This time, I went through every single nook and cranny in the house; every drawer, every box – sometimes inside another box like Russian dolls – that I found was examined. This was time consuming, filthy, exhausting and downright infuriating work. Every time I got into another corner, I found a mix of things: ancient love letters and funny postcards from friends wedged between books, all my old higher education notes, a twenty five year old bottle of wine that I initially thought was valuable and turned out to be rank. Potentially sellable coffee sets and vinyl. Loads and loads of baby stuff that I hadn’t thrown away, and which made me cry. Things that threw up good and bad memories, so there was emotional pain, as well as stiff muscles from the endless bending and squatting. Decluttering is a full mental and physical workout.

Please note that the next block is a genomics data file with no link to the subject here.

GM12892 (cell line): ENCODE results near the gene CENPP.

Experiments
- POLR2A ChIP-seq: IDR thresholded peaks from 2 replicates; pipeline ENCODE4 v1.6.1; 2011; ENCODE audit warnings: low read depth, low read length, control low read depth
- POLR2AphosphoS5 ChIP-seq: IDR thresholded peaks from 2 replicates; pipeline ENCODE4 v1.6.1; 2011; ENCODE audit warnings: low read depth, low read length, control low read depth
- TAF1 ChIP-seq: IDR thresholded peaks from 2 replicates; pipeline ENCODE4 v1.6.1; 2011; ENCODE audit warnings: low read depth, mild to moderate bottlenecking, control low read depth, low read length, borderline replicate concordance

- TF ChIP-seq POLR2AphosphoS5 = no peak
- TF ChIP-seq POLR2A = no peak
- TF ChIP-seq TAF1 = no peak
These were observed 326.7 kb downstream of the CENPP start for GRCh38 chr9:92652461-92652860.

I realise I probably sound like a hoarder but it’s not deliberate. Its an accidental thing, caused by laziness, rather than the urge to store. If something gets broken, or I don’t need it, I don’t actually want to keep it. It’s just that it’s easier to fling stuff that needs sorting in a cupboard, close the door and deal with it later. A metaphor for how I deal with many things in my life.
Most of all what I found was an obscene amount of dust and mountains of papers, bills and old bank statements that I had absolutely no need of, which should have been shredded years ago. Often, I got to the point of being so sick and fed up I couldn’t face looking through another box and was tempted to just shove it in a big box and pack it. But I made myself go through every single, fucking, one. There was at least a dozen trips to the recycling centre, car filled to bursting, and the same to charity shops, with other bags to friends and neighbours who have kids.